3.3.3   Effect of pressure loss in pipework and valves

 

The effect of pressure loss in pipework and valves has been mentioned in previous sections and is now discussed in more detail. Simply, the effect of pressure loss anywhere in the steam path causes a loss in cycle efficiency by reducing the energy available for conversion into work.

Valve gear at the inlet to the HP and IP turbines is used to control the inlet mass flow and hence the load on the machine by a throttling process. Figure 1.41 shows a Mollier diagram comparing the condition lines of a reheat turbine at full load with all the valves wide open and one at part load, where the load has been reduced by 40% by throttling on the inlet valves to the HP turbine. Other pressure losses are neglected. The throttling effect is to reduce the inlet pressure by a constant enthalpy process (represented by horizontal line AB). The result is a loss in en­tropy and also a slight fall in temperature with some reduction in the available heat drop. This accounts for a small loss in efficiency. However, the major flow reduction which results is the main reason for the reduction of work done in the HP, IP and LP cylinders. In this example, the condenser pressure is assumed to remain constant and the pressure drop across the turbine cylinders is controlled by the Ellipse law relationship described in Section 2.1.2 of this chapter.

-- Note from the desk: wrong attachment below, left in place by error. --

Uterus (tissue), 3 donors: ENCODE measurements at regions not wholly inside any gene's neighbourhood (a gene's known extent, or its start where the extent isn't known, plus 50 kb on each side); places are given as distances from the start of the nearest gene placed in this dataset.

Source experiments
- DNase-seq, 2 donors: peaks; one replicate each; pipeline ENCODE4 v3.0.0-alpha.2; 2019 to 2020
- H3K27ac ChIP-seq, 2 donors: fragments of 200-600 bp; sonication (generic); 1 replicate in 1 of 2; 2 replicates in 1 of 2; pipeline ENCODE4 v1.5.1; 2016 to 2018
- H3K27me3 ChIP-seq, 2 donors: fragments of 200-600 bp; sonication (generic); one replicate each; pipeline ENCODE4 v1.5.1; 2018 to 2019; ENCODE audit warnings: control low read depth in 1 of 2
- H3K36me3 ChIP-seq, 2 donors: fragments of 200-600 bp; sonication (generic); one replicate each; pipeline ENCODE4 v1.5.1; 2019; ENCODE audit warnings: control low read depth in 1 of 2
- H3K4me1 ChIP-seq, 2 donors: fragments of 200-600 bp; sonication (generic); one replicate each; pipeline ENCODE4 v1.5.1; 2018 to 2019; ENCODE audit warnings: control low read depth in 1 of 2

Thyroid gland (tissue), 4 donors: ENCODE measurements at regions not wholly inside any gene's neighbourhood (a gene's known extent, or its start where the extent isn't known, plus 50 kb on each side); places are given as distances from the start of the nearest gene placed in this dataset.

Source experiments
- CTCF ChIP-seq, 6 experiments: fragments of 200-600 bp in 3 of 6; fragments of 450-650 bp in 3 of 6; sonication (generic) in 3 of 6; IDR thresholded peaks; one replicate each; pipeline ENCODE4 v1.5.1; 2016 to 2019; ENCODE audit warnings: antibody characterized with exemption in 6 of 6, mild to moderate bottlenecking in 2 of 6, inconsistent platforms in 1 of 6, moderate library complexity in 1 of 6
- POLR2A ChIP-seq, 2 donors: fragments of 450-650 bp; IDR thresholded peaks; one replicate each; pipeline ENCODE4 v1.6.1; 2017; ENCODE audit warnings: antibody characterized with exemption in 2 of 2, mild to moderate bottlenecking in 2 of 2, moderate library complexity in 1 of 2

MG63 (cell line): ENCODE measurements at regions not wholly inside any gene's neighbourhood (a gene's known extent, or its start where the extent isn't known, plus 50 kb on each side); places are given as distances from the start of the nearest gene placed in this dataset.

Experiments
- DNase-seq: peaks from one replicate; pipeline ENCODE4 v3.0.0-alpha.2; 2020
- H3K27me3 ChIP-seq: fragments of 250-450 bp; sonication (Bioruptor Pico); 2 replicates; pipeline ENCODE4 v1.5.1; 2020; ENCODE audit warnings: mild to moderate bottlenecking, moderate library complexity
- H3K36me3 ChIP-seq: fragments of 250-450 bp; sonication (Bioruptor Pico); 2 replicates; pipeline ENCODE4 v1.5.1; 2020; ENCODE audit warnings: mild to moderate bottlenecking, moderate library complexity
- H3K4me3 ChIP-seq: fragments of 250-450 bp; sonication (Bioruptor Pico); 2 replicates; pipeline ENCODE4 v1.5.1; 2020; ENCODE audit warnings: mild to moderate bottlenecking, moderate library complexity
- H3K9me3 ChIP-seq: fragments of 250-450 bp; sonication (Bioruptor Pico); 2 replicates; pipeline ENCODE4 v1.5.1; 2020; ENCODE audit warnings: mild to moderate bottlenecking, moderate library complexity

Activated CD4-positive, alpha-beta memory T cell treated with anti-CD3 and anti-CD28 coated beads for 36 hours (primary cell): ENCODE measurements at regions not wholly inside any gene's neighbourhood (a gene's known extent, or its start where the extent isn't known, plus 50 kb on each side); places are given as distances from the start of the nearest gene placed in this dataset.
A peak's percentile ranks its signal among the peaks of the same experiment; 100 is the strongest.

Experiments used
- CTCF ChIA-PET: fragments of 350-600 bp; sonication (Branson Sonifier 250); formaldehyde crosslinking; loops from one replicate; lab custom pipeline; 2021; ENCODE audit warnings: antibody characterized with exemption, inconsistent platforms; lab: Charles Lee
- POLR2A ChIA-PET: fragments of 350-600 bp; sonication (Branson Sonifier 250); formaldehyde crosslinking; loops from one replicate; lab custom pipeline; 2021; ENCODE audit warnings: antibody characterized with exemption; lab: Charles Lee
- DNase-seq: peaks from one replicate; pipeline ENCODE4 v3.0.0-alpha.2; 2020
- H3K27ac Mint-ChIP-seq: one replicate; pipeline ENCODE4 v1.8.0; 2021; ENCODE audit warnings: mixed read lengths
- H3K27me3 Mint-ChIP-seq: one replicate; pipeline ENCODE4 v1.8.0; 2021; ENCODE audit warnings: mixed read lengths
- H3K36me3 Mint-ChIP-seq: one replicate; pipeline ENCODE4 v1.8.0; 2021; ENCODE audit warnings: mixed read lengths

Loss of available energy due to throttling the governor valve

Pressure losses along pipe runs can be calculated using equations and charts [6]. Pressure loss is associated with pipe diameter, of surface roughness, steam flow rate and the pipe geometry (number of bends, expansions, contractions). Simply reducing piping losses by redesigning pipe runs, or by adding to the number of pipes, may increase the capital cost of the plant in excess of the benefit gained in running costs.

 

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